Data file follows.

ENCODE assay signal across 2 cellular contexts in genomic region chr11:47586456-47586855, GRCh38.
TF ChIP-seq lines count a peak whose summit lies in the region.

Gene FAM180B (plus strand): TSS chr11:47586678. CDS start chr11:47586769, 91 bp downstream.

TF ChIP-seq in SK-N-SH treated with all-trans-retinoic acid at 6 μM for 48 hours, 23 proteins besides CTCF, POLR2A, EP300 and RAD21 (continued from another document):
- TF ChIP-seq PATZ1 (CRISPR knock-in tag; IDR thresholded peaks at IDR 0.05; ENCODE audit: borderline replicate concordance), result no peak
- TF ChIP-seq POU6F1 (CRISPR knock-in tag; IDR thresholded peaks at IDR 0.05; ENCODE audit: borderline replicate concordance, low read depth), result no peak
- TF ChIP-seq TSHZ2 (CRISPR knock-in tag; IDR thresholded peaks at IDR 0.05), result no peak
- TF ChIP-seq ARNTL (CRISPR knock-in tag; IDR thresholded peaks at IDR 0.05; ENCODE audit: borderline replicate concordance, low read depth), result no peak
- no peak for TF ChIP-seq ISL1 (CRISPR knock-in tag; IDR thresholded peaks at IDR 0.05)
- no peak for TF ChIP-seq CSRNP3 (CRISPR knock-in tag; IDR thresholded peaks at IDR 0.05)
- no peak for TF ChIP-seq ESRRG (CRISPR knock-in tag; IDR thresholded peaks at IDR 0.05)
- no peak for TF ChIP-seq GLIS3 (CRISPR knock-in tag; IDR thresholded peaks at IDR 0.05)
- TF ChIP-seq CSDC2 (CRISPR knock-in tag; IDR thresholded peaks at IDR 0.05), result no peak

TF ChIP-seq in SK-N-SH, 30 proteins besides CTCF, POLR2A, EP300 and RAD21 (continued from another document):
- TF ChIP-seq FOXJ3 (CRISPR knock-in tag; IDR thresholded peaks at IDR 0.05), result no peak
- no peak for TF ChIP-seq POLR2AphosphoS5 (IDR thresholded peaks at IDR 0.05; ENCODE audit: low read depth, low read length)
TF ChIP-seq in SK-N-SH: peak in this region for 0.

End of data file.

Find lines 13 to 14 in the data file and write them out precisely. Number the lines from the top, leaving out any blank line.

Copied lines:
- TF ChIP-seq CSDC2 (CRISPR knock-in tag; IDR thresholded peaks at IDR 0.05), result no peak

TF ChIP-seq in SK-N-SH, 30 proteins besides CTCF, POLR2A, EP300 and RAD21 (continued from another document):